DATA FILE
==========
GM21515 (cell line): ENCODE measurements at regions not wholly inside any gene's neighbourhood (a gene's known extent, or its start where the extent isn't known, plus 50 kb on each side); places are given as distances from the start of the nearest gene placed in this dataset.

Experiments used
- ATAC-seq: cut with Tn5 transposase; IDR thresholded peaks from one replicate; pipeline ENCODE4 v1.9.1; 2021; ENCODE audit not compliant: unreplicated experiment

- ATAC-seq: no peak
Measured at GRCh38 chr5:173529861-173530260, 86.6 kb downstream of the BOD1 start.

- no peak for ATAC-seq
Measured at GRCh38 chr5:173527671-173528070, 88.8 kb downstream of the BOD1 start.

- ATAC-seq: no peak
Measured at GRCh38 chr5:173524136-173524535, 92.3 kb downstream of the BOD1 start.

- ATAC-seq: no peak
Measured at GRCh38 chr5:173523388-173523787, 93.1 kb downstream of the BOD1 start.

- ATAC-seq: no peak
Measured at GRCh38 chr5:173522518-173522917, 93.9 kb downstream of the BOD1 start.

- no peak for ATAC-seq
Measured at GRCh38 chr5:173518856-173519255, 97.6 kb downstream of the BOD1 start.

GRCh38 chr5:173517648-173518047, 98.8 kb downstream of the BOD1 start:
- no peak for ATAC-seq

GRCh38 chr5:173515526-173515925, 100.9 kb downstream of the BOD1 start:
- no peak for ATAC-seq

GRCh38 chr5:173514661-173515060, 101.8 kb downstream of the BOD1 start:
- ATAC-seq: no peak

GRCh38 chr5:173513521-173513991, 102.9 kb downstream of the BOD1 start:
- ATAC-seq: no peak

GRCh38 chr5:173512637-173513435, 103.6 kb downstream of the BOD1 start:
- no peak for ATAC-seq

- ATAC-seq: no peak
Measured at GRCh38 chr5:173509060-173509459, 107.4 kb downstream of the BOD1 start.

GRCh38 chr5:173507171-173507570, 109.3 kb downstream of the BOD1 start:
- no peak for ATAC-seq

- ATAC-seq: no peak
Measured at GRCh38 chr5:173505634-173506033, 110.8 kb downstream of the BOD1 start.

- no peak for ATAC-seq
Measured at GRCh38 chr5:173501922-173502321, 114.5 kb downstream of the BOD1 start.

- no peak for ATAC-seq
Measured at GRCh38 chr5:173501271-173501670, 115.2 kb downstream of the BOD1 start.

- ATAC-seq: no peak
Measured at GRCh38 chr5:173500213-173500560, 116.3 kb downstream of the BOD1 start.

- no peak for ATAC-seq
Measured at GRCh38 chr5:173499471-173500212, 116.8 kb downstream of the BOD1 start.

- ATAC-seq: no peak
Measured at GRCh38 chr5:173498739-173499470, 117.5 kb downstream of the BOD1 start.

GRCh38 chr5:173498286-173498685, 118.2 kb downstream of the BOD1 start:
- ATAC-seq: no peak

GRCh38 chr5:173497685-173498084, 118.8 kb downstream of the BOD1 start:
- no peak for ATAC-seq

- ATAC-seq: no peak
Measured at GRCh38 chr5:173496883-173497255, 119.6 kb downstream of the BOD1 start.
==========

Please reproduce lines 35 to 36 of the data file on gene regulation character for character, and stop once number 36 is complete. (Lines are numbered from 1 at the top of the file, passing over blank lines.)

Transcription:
Measured at GRCh38 chr5:173501271-173501670, 115.2 kb downstream of the BOD1 start.

- ATAC-seq: no peak